your pencil should be talking.jpg
your pencil should be talking.jpg
A great picture to put up when students are doing individual work.
School is killing us.jpg
School is killing us.jpg
great way to generate discussion between older students. May be used to explain why you are using technology.

Lets eat grandpa.jpg
Lets eat grandpa.jpg
Humorous approach
Keep calm.jpg
Keep calm.jpg
A picture you could put on a power point slide when students are attempting something difficult.
Humorous approach.
Teach students how to structure their sentences.

Lauren B Suggests:
When I was in school I loved creative writing. I had teachers who were enthusiastic about it. Some really interesting ways in which creative writing can be taught to get kids enthused in it is to get them to finish the story. Sometimes students find it difficult to create something completely out of the blue so a few sentences written on the board to help them begin their story might be beneficial.
For example you could write this on the boardComplete this story. Accumulate 500-600 words utilising descriptive words“One day Johnny was walking to school. Along the way he stopped because he thought he could hear something. When he turned around he saw…..”
Another example could be
“She frowned. She had no idea how it happened. Again. Why did this always happen? She slowly opened her door to see her mum standing before her. She embraced her and began to tell her all about what was going on. ‘The problem is that i…..’”
When students have had some experience with finishing the story you could design a task in which they can create an authentic creative writing piece. The only issue with this is that you will need to identify some boundaries or guidelines for the student. A good idea could be to design a lesson or two in which you describe certain elements of writing. Some of the important lessons you could create could be on;
  • Setting
  • Theme
  • Plot
  • Characters
After completing this lesson you could create a task like this“Students are to complete a creative writing piece, 1000-1200 words, which utilises one of the following;an old stair case, the blue book, a table under a tree, court of law, a sporting event or a family gathering. Within your creative piece you must include the following elements;a detailed setting develop a rich character profile (may wish to complete an identity mind map)and have a constant theme running through it.When you have finished your creative writing piece you are going to write an analysis, 300 words, on the way you included two of the following;languagesettingCharacter profiles themeWhen you have completed your creative writing piece and analysis it shall be collected for marking. The main way in which I shall be making this piece is through your critical analysis.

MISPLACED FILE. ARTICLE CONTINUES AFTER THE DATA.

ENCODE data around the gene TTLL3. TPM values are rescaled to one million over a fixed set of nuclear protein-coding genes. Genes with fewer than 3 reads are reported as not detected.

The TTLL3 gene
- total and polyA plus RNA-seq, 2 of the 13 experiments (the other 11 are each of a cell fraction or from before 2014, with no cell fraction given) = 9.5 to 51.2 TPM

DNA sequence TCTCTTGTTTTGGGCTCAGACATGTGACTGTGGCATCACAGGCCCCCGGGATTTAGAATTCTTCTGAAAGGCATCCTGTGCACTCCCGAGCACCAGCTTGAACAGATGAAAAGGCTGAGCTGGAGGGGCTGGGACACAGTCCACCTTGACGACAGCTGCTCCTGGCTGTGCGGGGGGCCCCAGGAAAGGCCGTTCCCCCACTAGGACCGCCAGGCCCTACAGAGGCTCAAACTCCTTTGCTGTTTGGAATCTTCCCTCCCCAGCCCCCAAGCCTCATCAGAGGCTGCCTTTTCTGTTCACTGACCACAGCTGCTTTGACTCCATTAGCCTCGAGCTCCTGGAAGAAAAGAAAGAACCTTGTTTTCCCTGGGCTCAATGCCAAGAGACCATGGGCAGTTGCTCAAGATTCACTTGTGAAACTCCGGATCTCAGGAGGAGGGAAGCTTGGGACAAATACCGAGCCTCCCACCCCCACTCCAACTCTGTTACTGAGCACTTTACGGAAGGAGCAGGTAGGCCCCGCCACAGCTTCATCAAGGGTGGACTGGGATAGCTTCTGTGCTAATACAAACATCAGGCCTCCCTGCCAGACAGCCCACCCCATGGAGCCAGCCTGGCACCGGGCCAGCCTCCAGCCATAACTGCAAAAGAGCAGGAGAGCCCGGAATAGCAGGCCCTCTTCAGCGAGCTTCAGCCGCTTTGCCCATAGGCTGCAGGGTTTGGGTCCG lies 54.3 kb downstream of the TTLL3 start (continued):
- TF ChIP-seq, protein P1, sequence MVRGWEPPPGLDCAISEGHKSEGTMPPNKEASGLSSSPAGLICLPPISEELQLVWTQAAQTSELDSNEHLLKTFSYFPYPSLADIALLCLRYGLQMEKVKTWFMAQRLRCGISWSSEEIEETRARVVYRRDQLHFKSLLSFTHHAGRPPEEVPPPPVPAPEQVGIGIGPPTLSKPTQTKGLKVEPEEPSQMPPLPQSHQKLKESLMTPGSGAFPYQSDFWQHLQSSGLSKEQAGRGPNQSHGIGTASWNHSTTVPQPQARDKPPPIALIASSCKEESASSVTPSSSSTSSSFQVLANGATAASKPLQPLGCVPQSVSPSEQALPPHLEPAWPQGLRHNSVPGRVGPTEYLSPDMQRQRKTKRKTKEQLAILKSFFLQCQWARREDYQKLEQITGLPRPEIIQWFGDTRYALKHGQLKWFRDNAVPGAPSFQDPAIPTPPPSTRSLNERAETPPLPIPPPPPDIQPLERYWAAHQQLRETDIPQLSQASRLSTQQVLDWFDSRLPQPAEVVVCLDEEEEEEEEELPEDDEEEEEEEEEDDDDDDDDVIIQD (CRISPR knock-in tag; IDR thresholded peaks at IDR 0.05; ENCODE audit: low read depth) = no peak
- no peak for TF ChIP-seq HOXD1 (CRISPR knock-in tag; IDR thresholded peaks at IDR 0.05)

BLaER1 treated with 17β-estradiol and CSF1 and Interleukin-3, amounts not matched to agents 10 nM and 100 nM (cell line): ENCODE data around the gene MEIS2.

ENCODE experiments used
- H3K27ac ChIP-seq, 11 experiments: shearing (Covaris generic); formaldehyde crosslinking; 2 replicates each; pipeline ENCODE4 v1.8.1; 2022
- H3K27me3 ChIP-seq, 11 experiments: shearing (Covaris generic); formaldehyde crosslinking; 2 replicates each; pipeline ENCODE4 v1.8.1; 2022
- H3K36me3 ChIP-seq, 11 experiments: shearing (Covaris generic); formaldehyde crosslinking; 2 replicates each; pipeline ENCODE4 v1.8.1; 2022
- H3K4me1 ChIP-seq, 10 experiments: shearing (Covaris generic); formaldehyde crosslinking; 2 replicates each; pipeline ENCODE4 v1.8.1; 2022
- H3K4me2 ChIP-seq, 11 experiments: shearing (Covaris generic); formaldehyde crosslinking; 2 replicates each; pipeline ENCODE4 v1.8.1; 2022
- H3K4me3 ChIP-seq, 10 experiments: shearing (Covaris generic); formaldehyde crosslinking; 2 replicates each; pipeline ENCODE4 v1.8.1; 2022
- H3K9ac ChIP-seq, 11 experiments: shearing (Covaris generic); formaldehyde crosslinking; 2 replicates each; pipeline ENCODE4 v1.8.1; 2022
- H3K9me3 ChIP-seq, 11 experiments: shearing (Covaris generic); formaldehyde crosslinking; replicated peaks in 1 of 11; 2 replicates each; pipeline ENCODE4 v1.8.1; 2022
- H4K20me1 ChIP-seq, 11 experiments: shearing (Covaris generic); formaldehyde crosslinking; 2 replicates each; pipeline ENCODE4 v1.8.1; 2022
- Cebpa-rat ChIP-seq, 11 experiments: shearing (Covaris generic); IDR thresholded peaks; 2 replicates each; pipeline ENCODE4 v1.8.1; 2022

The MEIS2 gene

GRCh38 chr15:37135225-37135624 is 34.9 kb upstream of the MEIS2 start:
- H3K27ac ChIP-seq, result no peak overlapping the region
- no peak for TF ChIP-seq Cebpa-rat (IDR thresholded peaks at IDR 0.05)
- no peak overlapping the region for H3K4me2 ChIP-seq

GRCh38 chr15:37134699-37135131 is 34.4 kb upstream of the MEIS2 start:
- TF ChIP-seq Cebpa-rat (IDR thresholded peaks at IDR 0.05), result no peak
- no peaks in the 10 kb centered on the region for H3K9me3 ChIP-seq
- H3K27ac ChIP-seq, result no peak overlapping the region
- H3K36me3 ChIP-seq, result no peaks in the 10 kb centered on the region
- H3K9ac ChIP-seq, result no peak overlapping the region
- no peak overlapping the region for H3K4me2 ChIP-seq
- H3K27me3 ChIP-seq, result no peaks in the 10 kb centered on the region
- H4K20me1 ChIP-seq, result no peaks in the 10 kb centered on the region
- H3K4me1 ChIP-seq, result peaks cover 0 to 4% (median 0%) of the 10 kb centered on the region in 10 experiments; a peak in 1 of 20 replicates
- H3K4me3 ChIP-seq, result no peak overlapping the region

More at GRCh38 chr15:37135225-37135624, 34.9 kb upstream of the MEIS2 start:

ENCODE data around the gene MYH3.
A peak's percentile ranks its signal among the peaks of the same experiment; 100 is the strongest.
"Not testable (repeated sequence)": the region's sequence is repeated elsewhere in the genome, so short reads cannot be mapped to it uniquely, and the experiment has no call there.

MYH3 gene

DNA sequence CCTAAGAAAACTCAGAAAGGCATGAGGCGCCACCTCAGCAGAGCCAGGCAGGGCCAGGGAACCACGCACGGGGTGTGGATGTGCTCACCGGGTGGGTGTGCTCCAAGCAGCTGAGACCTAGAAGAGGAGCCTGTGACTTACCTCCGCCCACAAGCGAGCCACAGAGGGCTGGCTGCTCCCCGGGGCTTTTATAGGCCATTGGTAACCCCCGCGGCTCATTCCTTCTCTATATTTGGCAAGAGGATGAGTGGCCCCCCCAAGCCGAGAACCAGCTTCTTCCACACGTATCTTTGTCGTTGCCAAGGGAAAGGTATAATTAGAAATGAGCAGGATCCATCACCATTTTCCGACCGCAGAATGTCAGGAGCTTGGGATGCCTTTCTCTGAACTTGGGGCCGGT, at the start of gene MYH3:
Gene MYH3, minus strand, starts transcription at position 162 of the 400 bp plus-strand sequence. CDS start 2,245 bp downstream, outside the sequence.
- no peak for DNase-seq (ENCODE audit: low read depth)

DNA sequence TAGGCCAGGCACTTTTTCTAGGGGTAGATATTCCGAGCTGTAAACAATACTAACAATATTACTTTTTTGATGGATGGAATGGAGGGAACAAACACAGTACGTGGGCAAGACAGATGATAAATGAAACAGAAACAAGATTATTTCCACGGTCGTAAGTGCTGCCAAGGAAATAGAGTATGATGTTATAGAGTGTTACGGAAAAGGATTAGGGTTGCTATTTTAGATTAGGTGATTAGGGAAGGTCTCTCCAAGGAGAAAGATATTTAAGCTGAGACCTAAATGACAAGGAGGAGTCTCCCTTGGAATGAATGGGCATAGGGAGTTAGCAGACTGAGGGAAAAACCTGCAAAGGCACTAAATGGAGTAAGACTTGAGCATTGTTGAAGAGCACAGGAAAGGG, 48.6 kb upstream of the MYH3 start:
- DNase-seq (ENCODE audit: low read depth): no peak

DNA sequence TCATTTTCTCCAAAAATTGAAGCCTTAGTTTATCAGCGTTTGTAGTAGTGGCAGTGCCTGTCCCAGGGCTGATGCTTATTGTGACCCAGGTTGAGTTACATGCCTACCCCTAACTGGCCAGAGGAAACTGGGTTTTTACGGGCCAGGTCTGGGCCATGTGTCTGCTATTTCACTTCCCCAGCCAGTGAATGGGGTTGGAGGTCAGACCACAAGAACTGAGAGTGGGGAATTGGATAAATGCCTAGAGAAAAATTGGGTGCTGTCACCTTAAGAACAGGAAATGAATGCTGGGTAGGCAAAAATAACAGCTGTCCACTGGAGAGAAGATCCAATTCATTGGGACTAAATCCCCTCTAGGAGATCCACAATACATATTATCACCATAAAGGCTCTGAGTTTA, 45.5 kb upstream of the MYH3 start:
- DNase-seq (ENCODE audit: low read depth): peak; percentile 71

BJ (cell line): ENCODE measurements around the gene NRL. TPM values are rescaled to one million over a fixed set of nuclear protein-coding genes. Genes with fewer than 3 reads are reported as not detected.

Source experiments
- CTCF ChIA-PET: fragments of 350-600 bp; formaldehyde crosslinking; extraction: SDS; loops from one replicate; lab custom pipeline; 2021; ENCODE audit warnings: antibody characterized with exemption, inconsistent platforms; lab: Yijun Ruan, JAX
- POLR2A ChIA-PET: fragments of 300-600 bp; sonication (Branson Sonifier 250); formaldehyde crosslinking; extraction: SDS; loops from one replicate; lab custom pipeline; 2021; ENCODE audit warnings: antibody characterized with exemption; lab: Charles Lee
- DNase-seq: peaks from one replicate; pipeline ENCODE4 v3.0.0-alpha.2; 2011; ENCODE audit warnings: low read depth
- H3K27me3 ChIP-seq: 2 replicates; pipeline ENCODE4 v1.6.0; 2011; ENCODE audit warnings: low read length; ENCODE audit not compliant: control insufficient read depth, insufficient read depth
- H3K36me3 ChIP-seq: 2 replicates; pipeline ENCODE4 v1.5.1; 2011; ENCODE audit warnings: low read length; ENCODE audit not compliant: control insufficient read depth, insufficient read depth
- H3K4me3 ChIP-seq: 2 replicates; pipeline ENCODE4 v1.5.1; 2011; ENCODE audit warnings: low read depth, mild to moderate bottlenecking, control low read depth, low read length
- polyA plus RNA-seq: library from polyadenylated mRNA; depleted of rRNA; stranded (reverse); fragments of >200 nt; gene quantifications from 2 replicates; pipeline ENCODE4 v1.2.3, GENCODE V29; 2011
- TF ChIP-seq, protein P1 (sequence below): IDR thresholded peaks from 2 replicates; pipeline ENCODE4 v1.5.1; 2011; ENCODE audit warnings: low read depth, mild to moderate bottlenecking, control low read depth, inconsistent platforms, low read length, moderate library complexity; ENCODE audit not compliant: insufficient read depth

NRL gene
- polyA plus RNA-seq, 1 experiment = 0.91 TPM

Alternatively if you wanted to engage students in another way they couldCreate a writing piece which utilises elements you feel after viewing some of the most famous pictures. students may feel that they cannot find inspiration of things to write on. You could as a class go through and have a look at the following

If you were going to do a prelearning assessment in which students would create a creative writing piece, following this you could spend some time looking and where other creative writing comes from.

Madeleine Hilder suggests:

Similarly to Lauren, I loved creative writing as a student. I am one of those odd ones that loves poetry too. But I understand that there will be some students that will not enjoy creative writing. On my placement, I was able to be a part of a classroom that valued creative writing. The teacher used many different techniques and strategies to engage her students in this literary practice. As teachers, it is extremely important that we understand that all students are different and will not always require the same techniques and approaches to a task. Below I will explain some of the strategies this English teacher implemented and why they were successful.